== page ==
One cannot help but notice that the so many of the edifices in Havana - both in the Old City and beyond - are in an immense state of disrepair.
Thanks to age, weather, and - most certainly since the Revolution of the late 1950s, politics - the buildings of this city have been neglected. Even as thousands and thousands of residents live inside of them, and rely on them for housing (moving to a new home in Cuba is absurdly complicated), they are falling apart.
After the major economic downturn that Cuba experienced in the 1990s (tied to the downfall of the Soviet Union), the government decided to begin reinvesting in large scale restoration of these buildings. And so our walking tour revealed that certain designated buildings here and there had already been restored, and others were in process.
It will take decades to complete the project, but it has begun. And it is one of the more remarkable pieces of evidence of how life has changed since I was last here in 2010: the city looks better. It is slowly coming back to life.
After our visit and discussion with Adela, we returned to the hotel to prepare for Shabbat, then went back to the Patronato to share Shabbat services and dinner with them. They have a committed community of teens and young adults who lead services for them weekly, and our group was deeply moved by their passion, knowledge, and commitment.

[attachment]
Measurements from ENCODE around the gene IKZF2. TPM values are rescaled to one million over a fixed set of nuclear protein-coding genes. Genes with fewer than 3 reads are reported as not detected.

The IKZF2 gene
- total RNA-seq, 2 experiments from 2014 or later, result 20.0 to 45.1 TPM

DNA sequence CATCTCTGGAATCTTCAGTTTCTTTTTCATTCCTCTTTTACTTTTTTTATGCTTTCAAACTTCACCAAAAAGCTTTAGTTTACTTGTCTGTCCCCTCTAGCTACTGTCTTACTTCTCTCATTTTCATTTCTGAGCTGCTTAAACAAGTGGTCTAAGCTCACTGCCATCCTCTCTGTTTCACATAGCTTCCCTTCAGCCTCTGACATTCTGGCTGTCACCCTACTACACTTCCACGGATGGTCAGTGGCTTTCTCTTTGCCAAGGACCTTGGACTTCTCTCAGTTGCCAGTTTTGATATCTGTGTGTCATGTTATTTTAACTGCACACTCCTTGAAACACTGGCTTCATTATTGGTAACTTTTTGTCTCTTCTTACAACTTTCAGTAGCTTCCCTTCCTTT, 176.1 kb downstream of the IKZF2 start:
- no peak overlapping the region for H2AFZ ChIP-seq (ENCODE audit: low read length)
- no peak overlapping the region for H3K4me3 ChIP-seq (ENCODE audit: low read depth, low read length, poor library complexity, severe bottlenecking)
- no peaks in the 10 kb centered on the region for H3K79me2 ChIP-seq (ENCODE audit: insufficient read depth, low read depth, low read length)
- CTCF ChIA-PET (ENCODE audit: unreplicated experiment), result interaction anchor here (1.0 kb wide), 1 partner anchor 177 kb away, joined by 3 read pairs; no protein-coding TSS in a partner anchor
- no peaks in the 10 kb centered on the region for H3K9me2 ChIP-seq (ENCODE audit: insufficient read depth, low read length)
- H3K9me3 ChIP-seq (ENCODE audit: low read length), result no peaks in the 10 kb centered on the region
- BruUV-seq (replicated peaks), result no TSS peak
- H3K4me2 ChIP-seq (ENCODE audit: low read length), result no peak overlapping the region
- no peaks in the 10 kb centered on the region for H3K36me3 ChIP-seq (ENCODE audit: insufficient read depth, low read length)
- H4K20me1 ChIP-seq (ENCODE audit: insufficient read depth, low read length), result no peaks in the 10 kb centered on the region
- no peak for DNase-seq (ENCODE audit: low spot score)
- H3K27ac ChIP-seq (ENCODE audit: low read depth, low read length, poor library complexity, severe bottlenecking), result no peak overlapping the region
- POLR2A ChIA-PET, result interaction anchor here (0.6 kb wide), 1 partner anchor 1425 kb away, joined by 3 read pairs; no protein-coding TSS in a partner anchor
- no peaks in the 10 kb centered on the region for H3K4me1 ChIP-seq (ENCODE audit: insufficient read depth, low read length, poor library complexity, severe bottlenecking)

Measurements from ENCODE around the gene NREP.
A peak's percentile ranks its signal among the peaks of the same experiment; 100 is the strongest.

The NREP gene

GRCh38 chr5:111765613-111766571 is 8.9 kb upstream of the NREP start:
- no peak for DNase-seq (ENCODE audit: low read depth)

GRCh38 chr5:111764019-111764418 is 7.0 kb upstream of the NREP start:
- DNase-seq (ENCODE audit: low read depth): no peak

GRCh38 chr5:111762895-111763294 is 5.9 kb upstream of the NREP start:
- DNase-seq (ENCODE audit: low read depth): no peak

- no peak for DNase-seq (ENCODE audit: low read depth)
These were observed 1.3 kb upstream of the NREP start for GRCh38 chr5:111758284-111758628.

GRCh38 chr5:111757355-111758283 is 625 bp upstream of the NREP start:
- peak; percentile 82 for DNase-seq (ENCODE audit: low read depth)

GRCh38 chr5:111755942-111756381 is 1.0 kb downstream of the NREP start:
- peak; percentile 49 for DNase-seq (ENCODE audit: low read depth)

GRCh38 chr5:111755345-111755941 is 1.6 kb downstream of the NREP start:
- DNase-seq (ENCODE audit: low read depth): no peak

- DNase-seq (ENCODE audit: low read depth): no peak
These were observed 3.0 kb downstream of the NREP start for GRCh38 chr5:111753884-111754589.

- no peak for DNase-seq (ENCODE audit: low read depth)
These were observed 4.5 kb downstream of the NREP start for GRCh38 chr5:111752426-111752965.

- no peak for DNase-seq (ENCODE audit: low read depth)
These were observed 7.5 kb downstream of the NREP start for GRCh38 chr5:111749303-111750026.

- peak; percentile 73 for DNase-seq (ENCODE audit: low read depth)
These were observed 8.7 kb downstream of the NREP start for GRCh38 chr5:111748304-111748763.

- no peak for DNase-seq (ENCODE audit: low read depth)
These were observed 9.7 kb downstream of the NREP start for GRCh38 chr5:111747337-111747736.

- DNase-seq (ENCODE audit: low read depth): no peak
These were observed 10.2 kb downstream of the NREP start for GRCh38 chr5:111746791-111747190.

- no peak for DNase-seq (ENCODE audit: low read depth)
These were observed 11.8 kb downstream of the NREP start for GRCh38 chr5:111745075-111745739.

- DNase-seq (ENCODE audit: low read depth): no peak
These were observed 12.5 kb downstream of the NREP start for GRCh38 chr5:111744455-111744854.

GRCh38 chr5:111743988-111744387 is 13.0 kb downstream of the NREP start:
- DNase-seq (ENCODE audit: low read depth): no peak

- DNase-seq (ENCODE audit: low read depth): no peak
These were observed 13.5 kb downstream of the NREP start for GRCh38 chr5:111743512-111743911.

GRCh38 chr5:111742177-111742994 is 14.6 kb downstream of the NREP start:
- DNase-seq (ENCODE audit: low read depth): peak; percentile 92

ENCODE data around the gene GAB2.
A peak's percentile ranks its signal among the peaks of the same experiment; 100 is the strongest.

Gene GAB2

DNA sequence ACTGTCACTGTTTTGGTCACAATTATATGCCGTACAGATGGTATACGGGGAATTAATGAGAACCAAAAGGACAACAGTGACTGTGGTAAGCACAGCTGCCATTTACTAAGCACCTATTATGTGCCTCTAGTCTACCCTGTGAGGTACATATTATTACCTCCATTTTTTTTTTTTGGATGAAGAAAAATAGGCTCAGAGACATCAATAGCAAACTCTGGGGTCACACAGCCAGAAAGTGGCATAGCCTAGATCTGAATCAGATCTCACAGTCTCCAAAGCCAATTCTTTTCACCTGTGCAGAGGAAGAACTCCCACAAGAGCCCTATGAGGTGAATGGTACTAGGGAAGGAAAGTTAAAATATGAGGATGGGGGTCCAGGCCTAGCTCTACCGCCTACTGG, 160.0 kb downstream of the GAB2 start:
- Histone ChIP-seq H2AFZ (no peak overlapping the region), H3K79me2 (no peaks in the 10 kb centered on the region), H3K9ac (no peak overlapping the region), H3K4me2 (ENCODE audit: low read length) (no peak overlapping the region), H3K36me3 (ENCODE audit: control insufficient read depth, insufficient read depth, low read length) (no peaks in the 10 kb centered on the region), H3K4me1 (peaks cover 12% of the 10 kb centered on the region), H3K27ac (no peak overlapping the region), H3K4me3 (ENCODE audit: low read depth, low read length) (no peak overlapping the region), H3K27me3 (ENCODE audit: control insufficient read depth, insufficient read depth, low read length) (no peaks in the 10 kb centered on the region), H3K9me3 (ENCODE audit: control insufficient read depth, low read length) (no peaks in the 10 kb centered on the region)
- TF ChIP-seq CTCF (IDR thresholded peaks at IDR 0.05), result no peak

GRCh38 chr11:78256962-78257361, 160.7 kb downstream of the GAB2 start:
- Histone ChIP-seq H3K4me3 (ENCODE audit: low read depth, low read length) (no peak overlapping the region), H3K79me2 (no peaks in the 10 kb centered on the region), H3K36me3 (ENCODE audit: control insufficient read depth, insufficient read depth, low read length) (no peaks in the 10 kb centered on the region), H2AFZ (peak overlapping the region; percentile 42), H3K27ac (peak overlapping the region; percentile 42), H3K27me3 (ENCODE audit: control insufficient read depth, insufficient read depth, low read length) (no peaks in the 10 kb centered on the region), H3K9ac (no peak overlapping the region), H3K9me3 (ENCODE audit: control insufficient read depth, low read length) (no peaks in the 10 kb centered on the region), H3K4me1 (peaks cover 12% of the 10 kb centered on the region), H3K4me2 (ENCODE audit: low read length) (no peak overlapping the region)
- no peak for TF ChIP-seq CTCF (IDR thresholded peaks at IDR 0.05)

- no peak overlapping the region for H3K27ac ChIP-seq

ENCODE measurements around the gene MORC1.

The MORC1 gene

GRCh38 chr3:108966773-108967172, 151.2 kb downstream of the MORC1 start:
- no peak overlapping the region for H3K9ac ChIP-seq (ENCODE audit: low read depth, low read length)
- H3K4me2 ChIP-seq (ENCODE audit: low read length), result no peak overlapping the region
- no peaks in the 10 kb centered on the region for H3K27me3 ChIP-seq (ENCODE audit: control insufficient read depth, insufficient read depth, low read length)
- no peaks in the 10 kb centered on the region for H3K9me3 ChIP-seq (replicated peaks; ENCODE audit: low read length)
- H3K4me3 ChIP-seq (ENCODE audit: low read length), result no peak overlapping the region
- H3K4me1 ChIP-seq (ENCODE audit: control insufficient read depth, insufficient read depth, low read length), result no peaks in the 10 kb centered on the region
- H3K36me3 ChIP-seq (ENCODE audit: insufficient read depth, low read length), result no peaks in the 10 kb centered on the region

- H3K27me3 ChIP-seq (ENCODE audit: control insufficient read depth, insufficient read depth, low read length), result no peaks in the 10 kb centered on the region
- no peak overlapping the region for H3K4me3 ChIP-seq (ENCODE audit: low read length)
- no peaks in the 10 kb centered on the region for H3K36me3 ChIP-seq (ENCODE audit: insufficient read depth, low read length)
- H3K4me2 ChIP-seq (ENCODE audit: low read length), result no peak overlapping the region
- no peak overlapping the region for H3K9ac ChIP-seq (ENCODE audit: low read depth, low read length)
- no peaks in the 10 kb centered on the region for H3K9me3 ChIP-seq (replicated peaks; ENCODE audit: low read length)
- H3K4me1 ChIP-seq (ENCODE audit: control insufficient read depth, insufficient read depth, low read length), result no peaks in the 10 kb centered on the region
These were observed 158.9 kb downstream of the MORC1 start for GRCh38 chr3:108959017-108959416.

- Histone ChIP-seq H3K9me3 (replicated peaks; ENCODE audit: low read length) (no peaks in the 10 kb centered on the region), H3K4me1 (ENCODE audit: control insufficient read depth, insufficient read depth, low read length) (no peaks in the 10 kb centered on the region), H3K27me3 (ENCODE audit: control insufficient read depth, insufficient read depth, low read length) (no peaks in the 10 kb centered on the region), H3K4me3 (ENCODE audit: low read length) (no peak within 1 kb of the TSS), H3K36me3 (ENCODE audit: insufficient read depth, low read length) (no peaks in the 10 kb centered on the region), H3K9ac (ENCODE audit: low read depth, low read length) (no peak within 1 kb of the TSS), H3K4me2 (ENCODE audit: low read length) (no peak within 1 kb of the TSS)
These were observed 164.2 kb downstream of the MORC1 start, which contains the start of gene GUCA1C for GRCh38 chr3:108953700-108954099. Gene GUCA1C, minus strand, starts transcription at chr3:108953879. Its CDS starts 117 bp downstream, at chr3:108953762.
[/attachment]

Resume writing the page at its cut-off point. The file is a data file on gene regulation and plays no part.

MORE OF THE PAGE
As I ended the day last night, I couldn’t help but wonder about the symmetry between our visit to the Old City in the morning, and our time with the Patronato at the end of the day. Both are in the process of restoration. Both at one time were substantial and significant, and then both fell into a state of ‘disrepair’. (In the case of the Cuban Jewish community, brought on by the departure of 90% of the community in the late 1950s and early 1960s and Castro’s subsequent ban on religious gatherings that was on the books until the early 1990s.)
But restoration and renewal are powerful forces. They can bring architectural beauty back to life. And they can bring communities back to life too.
It’s Shabbat, so today is a quieter one on our itinerary….We’ve blocked out this morning for some free time so that members of our group can have the space for their own personal sense of renewal. We travel to Cienfuegos during the latter part of the day…